Liz suggested participants were invited into the team’s thinking, so that began the next weekend’s meeting. Each of the project team named the issue and shared their suggested proposition. There was agreement in the room, though with a twinge of disappointment around the absence of a performance. The team worked with this and landed on the ideal situation: focus on the filming and collecting the individual stories as monologues that could then sit next to future stories from a wider range of voices. Also, an open rehearsal could take place: participants could invite a close friend or two to witness their testimonies and honour the journey they’d taken.
It seemed there was a way forward that met everyone’s needs, culminating in a different kind of performance everyone could feel proud of.
The open rehearsal
In the early evening on 2nd July 2022, friends who had come to bear witness to these stories joined the group to watch an open rehearsal. They were invited into some of the warm up exercises, and the first run through, which went smoothly. The group was pleased it had decided to perform to a live audience as well as film it, and pleased also that the audience was small and very informal. It gave them the freedom to not worry about mistakes and to really enjoy sharing what they had created. An emotional experience for everyone.
“My lasting impression of the performance was the honesty, respect and emotional resonance of all the different positions.” Audience member
The team had brought in a professional therapist to host a group debrief with participants, in order to make sure care was threaded through their experience and also to take the conversation out to a slightly wider group. There was open space for anyone to share how they felt. The evening finished with an informal drink and chat and it helped that the whole team would meet again the next day to hold any vulnerability or unmet needs.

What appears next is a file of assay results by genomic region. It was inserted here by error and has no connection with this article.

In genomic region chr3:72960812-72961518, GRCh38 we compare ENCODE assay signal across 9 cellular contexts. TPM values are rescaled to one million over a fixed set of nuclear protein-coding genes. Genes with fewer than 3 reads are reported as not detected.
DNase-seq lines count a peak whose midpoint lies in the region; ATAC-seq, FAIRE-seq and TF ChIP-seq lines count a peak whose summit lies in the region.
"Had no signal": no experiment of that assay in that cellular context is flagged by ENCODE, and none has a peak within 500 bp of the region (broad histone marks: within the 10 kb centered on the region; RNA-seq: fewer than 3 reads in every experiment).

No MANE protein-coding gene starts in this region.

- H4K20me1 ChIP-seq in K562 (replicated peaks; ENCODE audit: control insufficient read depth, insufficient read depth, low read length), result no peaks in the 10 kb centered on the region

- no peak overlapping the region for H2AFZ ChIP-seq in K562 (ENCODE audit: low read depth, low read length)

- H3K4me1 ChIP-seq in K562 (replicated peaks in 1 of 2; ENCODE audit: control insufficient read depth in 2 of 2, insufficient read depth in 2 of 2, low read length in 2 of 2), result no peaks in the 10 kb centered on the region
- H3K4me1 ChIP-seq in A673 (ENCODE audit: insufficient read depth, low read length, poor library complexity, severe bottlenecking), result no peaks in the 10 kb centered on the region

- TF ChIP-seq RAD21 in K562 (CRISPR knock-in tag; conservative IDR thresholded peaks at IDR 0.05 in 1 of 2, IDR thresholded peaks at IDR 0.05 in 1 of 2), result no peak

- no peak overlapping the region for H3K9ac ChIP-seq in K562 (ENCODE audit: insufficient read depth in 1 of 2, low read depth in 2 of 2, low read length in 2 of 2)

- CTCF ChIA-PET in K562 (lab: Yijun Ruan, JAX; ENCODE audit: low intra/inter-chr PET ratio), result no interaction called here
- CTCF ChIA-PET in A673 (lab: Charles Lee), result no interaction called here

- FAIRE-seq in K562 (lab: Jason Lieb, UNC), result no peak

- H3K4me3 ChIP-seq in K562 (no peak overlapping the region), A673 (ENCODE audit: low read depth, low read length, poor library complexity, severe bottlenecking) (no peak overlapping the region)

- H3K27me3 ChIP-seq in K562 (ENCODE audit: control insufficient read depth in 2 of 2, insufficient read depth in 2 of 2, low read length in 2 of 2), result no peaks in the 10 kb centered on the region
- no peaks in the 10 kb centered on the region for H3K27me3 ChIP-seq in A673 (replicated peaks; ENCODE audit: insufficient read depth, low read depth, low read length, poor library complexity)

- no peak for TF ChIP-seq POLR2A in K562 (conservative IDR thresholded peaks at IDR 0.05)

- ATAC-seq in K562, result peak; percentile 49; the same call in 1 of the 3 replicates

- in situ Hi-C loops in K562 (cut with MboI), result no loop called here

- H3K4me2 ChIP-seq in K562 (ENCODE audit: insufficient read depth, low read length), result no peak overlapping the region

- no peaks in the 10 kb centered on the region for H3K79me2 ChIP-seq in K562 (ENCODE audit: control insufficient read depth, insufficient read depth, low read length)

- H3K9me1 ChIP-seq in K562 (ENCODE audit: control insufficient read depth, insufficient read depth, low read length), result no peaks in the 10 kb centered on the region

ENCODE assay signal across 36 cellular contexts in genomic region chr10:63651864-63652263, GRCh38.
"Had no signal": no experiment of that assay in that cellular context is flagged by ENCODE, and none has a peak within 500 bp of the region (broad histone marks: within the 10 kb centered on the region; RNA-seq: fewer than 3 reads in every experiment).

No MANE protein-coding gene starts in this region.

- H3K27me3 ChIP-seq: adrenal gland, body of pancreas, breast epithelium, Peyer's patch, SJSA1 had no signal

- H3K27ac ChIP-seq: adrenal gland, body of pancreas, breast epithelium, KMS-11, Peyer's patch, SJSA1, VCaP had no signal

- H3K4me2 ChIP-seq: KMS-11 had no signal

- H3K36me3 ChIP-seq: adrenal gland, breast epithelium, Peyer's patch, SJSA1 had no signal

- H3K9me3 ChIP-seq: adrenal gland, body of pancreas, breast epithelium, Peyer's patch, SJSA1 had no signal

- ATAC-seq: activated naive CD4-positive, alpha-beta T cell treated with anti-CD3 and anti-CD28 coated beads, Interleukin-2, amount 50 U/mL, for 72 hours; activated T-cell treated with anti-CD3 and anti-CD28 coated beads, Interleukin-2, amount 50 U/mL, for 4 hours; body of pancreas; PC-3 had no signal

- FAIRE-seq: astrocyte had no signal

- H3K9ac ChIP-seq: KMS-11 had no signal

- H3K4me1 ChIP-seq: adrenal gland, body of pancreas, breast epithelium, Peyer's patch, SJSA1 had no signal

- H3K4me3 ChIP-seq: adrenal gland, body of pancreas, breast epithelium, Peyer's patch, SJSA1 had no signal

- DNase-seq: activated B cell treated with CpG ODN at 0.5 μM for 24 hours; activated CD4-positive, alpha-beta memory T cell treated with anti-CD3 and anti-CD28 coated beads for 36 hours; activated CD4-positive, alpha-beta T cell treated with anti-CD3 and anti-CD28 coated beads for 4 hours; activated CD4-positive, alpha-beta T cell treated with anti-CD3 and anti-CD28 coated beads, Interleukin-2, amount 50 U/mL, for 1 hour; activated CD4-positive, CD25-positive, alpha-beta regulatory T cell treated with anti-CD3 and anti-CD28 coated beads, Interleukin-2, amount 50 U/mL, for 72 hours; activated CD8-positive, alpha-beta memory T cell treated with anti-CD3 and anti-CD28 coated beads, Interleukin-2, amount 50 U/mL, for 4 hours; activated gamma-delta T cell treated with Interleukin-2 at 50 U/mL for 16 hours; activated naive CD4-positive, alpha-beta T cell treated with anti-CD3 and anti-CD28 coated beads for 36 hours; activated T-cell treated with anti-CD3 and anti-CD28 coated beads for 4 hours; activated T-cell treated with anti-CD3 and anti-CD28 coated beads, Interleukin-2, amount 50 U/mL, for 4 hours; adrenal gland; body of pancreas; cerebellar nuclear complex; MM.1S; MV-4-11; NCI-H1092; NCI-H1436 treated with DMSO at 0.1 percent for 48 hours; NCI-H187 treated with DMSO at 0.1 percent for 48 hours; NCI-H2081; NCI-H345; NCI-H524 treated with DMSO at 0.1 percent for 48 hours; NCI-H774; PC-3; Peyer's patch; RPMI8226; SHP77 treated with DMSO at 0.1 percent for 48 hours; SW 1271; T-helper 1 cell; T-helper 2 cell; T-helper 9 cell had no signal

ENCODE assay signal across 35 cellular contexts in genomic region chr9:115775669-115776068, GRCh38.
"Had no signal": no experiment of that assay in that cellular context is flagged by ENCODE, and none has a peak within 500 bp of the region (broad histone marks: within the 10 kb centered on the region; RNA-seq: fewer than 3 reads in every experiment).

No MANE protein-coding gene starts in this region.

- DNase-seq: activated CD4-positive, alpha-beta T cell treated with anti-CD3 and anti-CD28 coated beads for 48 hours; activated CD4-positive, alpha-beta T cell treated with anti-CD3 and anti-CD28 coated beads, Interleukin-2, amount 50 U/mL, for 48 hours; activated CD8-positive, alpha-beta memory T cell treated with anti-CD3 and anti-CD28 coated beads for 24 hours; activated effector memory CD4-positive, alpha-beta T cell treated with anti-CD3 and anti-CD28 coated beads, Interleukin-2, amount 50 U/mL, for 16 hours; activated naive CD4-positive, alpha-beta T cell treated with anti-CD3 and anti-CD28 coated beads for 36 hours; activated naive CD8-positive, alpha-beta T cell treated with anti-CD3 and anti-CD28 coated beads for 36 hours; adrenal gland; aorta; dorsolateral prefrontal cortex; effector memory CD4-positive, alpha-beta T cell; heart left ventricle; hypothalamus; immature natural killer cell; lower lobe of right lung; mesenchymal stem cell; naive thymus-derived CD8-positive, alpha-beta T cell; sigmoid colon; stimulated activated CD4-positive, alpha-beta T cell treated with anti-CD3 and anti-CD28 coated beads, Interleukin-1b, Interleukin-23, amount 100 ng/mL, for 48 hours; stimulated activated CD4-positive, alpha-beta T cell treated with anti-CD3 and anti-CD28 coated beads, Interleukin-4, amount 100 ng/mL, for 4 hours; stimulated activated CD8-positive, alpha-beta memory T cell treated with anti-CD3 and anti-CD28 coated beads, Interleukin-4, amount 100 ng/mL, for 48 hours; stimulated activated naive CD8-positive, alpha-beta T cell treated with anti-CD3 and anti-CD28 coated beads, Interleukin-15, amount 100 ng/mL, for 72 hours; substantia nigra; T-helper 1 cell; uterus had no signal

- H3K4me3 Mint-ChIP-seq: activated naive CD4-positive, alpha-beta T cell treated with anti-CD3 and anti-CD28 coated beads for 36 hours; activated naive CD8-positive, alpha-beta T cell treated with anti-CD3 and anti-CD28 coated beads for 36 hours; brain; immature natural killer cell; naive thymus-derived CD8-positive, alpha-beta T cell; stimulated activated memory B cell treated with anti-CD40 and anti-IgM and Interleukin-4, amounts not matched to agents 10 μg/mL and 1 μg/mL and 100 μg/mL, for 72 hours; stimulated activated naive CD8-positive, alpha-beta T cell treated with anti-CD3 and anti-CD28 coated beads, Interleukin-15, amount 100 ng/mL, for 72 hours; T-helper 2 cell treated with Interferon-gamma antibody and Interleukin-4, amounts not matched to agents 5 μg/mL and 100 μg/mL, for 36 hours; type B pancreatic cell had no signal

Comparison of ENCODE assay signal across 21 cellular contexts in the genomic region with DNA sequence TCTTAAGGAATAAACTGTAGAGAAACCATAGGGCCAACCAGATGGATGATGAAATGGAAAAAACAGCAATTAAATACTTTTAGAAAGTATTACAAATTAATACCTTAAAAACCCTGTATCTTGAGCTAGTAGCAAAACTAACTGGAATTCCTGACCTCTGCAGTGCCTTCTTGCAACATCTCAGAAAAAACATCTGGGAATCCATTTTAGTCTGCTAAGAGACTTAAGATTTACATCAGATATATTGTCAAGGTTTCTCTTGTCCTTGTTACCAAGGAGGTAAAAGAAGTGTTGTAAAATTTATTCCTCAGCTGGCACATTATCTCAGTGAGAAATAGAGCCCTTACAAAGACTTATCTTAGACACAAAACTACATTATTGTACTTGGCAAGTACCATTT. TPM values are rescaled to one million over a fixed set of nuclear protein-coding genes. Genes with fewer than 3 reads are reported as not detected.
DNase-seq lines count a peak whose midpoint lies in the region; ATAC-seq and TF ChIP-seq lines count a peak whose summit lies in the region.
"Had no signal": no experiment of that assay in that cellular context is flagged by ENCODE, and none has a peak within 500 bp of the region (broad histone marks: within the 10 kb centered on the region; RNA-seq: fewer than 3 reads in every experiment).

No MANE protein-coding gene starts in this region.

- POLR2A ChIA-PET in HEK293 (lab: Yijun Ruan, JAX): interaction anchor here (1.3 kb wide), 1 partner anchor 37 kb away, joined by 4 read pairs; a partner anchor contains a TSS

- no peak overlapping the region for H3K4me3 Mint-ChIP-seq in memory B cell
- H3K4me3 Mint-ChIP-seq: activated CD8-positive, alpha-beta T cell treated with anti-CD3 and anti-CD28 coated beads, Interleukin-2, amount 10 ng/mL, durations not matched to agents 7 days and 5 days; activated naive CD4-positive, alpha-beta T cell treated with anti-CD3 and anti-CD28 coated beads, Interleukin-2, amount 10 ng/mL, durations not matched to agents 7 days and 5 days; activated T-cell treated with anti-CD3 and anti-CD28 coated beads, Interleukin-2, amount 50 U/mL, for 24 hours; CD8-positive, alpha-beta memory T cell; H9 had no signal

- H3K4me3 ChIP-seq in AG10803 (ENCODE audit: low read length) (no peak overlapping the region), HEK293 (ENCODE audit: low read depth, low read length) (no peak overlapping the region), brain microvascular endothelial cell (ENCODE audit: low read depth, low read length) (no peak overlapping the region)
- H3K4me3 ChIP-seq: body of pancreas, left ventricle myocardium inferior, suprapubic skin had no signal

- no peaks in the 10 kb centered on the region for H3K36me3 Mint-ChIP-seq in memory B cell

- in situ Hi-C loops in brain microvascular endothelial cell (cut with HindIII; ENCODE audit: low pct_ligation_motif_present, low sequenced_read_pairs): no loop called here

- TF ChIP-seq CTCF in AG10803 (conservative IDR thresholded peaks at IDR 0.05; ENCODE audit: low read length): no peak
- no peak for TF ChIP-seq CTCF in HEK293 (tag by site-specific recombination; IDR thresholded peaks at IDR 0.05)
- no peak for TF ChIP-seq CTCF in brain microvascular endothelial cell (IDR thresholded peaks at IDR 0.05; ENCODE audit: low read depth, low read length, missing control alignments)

The team was so pleased that everyone who was part of the project was still totally committed right to the end. Addressing a subject as enormous as this, there was every possibility that it would be too difficult for some people to stay involved. The team believes that the way they worked together to create a culture of creativity, welcome, and care helped everyone to stay involved and be willing to contribute their vulnerable stories to a larger process that held everyone.
“I think this was the only true safe space I have ever been in.” Ruby, Participant
And so, finally, the project team are ready to share the individual stories. These were recorded straight to camera.
Disclaimer: These stories are full of heart. It took courage to write and perform them and it takes courage to watch them as well.
Each video is only a few minutes long. They are all different.
- How did watching one or more of these videos make you feel?
- Do you see yourself in any of these stories? What might you say that would be different?
- Would you share these conversations with anyone you know?
- What might your story of motherhood in a climate crisis be?
- If you need one-to-one support after watching these films, please visit Climate Psychology Alliance and their support service.
- For group support CPA run Climate Cafes and a specific group for Parent/Carer Climate Circles twice a month
- The CPA have also compiled these list of resources for tackling eco-anxiety, including resources for under 18s. We are grateful for the services the CPA provides. Please consider supporting them.
- Sophia has synthesised some of the core learnings from Britt Wray’s latest book exploring this topic Generation Dread. You might find some helpful concepts here.
- A collaborative reading list that has been growing since the project’s inception can be found here (affiliate links)
To our funders, Brigstow Institute, Necessity and With Many Roots
They are planning the next stage of this project, please get in touch if you would like to be involved. You can contact the project at motherXclimate@gmail.com
A longer version of this story, exploring more of the process, the niggles and the nuances can be found at With Many Roots: https://www.withmanyroots.com/motherxclimate/